How To Prepare For Your Family Law Mediation.
Today I want to talk about preparing for your family law mediation. Anytime a couple has a case before the family law, whether it’s for a divorce with children or for a custody matter, there is a mandatory family mediation that both parties must attend per the court rules. This is an opportunity to give the parents a chance to come together in front of a mediator, someone who is impartial, who is going to help the couples hopefully come to an agreement as to custody and as to timeshare of their children.
Many times, I prepare my clients by letting them know that the first thing that they need to do when preparing for their mediation is to always keep in mind that in the forefront, the best interest of the children is the most important thing. Also, go with a prepared schedule that you wish to disclose to the other side, your wish as to your schedule for your timeshare with the children.
It is very important for you to know that you are not going to get everything you want. You need to be prepared to compromise with the other party so that you both walk away from there with one, the best interest of the child being taken care of, and two, with an equal compromise that makes both of you happy. You’re not going to get everything you want as I said, but at the very least go in there with good faith in an attempt to settle and to come to an agreement as to that.
Also, you need to be sure that you are aware of the custody that you are asking for. There are two types of custody that you want to discuss: there is legal custody, and then there is physical custody. So be prepared to discuss both and see which one you want.
Also talk about the timeshare, like I said, What days do you want? What days is the other party asking for? How do you want to do the exchanges with the children? Do you want to exchange the children at the school, at a police station, to avoid any conflict if the parties have a conflicting relationship, who picks up the child when you do the exchanges? Is it the receiving parent or is it the parent that is dropping the child off? Those are things that you must be prepared to discuss.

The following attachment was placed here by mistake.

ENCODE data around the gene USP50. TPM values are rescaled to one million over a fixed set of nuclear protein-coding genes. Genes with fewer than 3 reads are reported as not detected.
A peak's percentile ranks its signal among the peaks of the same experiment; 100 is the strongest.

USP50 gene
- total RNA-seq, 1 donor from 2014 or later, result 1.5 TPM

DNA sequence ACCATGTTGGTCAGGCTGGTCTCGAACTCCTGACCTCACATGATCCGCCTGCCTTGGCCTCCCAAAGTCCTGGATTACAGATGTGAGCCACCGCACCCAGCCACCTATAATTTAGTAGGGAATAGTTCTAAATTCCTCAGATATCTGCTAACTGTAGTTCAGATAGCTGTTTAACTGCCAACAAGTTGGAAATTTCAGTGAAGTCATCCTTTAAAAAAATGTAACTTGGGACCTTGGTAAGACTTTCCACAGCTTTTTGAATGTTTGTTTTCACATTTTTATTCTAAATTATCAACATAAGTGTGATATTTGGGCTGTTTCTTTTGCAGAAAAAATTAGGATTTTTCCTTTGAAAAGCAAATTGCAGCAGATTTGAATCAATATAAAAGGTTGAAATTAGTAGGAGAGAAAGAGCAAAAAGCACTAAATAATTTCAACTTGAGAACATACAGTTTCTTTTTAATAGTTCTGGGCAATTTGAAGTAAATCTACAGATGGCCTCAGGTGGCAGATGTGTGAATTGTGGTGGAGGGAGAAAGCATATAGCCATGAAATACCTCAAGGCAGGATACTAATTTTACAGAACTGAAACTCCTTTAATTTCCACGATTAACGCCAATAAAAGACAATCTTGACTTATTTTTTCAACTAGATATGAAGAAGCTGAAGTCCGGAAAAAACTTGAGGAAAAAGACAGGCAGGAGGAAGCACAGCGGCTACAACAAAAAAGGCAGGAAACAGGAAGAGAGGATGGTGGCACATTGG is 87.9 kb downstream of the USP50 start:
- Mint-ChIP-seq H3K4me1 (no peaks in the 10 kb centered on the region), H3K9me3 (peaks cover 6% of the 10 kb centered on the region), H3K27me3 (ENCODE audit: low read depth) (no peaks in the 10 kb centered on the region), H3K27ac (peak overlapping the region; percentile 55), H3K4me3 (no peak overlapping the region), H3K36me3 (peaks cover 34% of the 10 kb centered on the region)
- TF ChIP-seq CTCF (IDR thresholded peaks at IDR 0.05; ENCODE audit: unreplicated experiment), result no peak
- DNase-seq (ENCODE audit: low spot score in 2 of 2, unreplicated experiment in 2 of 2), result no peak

Also talk about, for example, if you don’t have the child that night, do you have the right to have a conversation, a phone call, or FaceTime with the child? Put that into your agreement as well. Many times the non-custodial parent wants to talk to their child that day. So set a specific time that you will call your child. This will avoid any sort of future conflicts with the other side.
Another thing that a lot of times gets forgotten when you are dealing with an agreement as to the child’s timeshare and the custody is schooling. Decide how are you going to agree on the child’s schooling if the child is yet not in school. Is one parent allowed to make the decision as to where the child’s going to be attending school or do you both want to come to that agreement? Talk about your school breaks. Summer breaks, spring breaks, holidays. How do you want to divide those? Who wants to spend time with the child on their birthday? Do you want to divide that day? Do you want to have one parent have it one year and the other parent have it the other year?
There are many things for you to disclose, for you to talk about and for you to go into mediation prepared. What I normally like to do is give my clients a copy of their department’s example timeshare and custody schedule. That way it gives you an idea of how and what you should ask for and it allows you not to forget certain things that are just holidays. sometimes I leave out the holidays I’ve forgotten. So I like to prepare my clients with that, send that to them so they can review it and they can make their own proposed timeshare agreements.
I hope that this has helped you a little bit to understand how to prepare for your family mediation. If you want to discuss this further, please go to Vegasdivorcemeeting.com. I’ll be happy to discuss this with you.
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